The former British diplomat, anticolonialist and 1916 martyr Sir Roger Casement was remembered at a commemorative Mass in the crypt of Westminster Cathedral on Monday.
Casement was hanged in Pentonville Prison on 3 August 1916 after he was convicted of treason following his attempts to secure German military aid in the push for Irish independence. Considered to be “the father of 20th century human rights investigations”, he shed light on the abuse suffered by natives in places such as the Belgian Congo and Peru.
The special mass, which coincided in the week of the 100th anniversary of his execution, was concelebrated by Fr Gerry McFlynn of the Irish Chaplaincy and Fr Stephen Coker, the Catholic Chaplain of Pentonville Prison. Also participating in the Mass were members of the family of Roger Casement, and the Congolese Chaplaincy.
Esteemed guests included the Ambassador of Peru, the High Commissioner of Mozambique, and members of LGBT Catholics Westminster. At a post-Mass event at the Embassy of Ireland, Irish Ambassador Dan Mulhall said that although Casement took no part in the actual Easter Rising, he was and remains one of the best known individuals connected with it. He described the Dublin-born man as a “truly international figure” and said that it was important to remember not only what he had done for Ireland, but also what he had achieved the world over.
“In Ireland we have naturally tended to focus on the final phase of Casement’s life. Those were the years when he threw himself wholeheartedly into our national struggle,” Mr Mulhall explained.
“Roger Casement’s greatest achievement lay not in helping pave the way for the Easter Rising, but in his courageous stand in defence of oppressed peoples in Africa and Latin America. He added that Casement was a particularly inspirational character, given that his defence of those who were suffering was considered unorthodox at the time.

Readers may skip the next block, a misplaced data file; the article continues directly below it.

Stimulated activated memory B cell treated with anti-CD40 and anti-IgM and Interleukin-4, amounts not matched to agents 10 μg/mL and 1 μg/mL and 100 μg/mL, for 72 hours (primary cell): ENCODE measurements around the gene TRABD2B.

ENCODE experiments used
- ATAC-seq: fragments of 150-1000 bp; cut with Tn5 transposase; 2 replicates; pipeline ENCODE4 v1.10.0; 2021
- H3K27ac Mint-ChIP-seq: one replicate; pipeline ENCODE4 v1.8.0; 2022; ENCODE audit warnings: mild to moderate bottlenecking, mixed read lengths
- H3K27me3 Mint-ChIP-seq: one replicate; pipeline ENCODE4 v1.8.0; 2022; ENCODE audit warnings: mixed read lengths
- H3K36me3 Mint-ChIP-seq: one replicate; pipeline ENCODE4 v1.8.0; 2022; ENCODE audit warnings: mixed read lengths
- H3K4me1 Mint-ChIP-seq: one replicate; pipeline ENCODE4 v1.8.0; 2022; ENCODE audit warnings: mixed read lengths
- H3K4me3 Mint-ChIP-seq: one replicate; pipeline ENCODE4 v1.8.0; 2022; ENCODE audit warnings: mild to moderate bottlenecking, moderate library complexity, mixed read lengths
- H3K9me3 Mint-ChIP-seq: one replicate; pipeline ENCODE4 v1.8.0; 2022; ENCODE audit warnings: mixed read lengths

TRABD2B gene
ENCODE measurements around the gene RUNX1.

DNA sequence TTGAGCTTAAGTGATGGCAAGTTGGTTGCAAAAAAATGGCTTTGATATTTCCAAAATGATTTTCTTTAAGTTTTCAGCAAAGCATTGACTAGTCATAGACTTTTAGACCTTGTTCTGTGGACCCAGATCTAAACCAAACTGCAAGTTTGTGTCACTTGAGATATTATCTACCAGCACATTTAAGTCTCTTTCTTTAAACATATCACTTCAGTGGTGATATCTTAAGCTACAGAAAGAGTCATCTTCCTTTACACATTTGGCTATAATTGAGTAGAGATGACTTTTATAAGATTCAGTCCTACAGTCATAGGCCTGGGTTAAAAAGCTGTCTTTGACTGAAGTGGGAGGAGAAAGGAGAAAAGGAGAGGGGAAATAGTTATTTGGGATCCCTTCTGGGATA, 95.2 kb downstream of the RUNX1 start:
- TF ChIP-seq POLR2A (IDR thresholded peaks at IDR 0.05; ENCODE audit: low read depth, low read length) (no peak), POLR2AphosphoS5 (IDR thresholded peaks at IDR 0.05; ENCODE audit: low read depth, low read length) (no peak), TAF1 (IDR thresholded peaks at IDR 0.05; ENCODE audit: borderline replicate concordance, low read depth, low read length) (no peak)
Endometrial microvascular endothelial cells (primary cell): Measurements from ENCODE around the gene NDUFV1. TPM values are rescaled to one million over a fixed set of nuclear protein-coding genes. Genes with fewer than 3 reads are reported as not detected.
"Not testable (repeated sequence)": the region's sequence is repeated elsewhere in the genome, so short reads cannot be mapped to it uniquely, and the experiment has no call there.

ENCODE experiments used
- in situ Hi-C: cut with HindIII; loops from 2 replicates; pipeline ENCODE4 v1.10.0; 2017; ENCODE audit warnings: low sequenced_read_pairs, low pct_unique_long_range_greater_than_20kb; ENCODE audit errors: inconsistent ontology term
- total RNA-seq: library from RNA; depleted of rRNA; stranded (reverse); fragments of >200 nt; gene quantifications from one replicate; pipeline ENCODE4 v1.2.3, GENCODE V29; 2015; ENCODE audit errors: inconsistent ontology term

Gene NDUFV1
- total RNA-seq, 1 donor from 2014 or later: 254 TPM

“When he arrived in Africa in the late-19th century, European Imperialism was at the height of its pomp and prestige.
“It was based on an assumption that privileged European nations had a right, even a duty, to preside over the lives of allegedly less well-equipped peoples.
“But his experience of the realities of the Congo caused him to develop a deepening sympathy with the plight of the native population, abused and exploited as it was by a ruthless system designed, as we now know, for the personal enrichment of the Belgian King, Leopold.”
The Ambassador signed off with a poignant tribute to Casement, whereby he described him as an embodiment of those who continue to champion the cause of the exploited in these modern times.
“In today’s world, replete with conflict, inequality and injustice, it seems to me that his courage in standing up for oppressed peoples deserves our continued respect and admiration,” he said.